Over objections by Democrats, both chambers of the legislature have passed a measure to end the use of secret John Doe process to investigate political crimes. Democrats charge the Republican-authored bill would end the use of secret John Doe procedures to investigate political crimes.
“Functionally what this bill will do, is carve out exceptions for political crimes, crimes that are as serious as bribery in office,” said state Representative Dana Wachs (D-Eau Claire). “Those crimes will not be able to be investigated by the John Doe probe.”
“The whole idea that this in any way exempts politicians from John Doe investigation is a patent falsehood,” said the bill’s Assembly author, state Representative David Craig (R-Big Bend), adding that politicians who break the law will still be open to prosecution by traditional methods, such as the grand jury.
Wisconsin’s John Doe proceedings are similar to grand jury investigations. Prosecutors secretly present evidence to a judge, who decides whether a crime has been committed. Prosecutors can also force witnesses to testify in secret.
“If the grand jury process was so problematic, and it was so difficult to have a prosecutor get someone into court and ultimately prosecuted, other states would have adopted the John Doe process, and that hasn’t happened,” said Assembly Speaker Robin Vos (R-Rochester).
The measure was authored largely in response to a pair of investigations surrounding Governor Scott Walker – one targeting his office when he was Milwaukee County executive and another that was looking in to potentially illegal coordination between his campaign and conservative groups during the 2012 recall election.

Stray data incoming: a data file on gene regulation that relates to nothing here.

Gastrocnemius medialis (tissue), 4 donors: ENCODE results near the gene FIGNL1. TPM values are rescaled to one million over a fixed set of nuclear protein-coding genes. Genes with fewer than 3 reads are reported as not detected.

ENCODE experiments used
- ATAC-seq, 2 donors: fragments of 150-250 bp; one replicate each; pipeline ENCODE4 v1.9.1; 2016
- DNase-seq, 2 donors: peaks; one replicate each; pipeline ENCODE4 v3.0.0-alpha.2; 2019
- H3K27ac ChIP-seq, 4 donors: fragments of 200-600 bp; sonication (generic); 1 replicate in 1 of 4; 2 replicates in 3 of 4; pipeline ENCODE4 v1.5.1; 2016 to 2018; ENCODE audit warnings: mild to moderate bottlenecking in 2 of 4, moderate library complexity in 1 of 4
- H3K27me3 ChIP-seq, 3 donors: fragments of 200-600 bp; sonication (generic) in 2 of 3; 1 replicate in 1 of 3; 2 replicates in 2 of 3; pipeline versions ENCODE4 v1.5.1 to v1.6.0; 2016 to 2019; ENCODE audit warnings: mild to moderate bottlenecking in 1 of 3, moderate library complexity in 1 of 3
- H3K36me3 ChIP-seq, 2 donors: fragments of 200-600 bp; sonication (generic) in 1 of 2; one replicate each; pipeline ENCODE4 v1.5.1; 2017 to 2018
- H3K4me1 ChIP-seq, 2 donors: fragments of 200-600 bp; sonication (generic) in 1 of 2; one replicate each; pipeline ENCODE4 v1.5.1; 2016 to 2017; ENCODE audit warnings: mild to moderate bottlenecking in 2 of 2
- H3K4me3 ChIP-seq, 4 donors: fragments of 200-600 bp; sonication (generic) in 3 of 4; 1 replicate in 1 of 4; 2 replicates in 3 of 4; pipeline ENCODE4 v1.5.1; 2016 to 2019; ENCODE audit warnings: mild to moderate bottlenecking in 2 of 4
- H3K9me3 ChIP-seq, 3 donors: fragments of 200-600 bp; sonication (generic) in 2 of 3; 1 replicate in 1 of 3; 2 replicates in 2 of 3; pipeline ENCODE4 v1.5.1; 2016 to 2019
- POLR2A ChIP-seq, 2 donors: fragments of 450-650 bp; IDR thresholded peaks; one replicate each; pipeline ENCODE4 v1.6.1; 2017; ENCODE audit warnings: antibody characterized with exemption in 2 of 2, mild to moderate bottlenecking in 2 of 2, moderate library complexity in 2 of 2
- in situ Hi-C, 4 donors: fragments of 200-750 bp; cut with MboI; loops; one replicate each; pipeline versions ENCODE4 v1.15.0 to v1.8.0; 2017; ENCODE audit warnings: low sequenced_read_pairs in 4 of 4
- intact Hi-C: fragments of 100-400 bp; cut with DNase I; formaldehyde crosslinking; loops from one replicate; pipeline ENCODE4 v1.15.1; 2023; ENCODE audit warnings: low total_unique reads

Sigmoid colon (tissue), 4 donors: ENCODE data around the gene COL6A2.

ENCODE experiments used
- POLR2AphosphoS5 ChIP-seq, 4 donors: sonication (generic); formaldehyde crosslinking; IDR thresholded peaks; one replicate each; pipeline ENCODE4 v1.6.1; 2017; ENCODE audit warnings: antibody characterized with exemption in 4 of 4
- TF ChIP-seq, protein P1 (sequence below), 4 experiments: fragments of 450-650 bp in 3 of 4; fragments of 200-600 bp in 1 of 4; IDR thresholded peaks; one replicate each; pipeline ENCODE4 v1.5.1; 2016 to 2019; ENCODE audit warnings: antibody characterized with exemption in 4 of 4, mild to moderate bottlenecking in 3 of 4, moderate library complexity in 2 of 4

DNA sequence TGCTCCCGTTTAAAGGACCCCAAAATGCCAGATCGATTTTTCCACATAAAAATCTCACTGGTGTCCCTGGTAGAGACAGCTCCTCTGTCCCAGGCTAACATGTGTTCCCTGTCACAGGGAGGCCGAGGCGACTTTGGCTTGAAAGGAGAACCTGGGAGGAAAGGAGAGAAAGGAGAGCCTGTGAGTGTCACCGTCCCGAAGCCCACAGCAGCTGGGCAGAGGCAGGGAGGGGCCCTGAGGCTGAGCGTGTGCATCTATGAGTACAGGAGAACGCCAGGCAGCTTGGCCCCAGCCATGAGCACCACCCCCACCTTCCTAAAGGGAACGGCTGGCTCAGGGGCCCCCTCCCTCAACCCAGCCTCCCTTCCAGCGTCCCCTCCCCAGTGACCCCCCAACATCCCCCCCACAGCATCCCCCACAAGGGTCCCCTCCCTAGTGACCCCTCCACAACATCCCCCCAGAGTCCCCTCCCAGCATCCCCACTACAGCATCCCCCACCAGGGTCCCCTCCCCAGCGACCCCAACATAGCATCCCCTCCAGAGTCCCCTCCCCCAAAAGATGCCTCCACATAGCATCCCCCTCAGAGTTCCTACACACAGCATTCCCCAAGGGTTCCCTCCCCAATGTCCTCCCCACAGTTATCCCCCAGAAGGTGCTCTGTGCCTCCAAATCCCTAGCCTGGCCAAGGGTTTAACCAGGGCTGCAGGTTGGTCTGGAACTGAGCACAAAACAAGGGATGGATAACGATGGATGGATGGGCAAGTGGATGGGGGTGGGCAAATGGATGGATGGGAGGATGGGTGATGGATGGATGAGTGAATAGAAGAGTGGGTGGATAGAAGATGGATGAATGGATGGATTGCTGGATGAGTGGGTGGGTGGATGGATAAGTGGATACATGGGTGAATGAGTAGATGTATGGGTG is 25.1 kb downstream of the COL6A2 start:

“I think it’s ironic that, if we did not focus on the fact that Governor Walker was the highest profile case that really brought this to light, I would think that a lot of Republicans should look and say ‘a star chamber concept, where people are kept secret, they don’t have access to adequate counsel,’ that should be something that attracts bipartisan support,” said Vos, who accused Democrats of suffering from what he called “Walker derangement syndrome.”
“I am sure there are dozens of other people out there, that are political crooks, that are counting on this bill passing,” said state Representative Peter Barca (D-Kenosha), the minority leader in the Assembly. “They know they’re guilty, they’ve done things that are improprer, and there’s a good chance that they’ll be able to skate.”
In the state Senate, minority Democrats objected to holding a final debate and vote Tuesday, prompting Republican majority members to recess until 12:01 a.m. to vote on the legislation, which passed on a 18-14 party line vote.
The Assembly may have to return to approve the measure for a second time on Wednesday afternoon, but that will be a mere formality before the bill goes to Governor Scott Walker for his vote.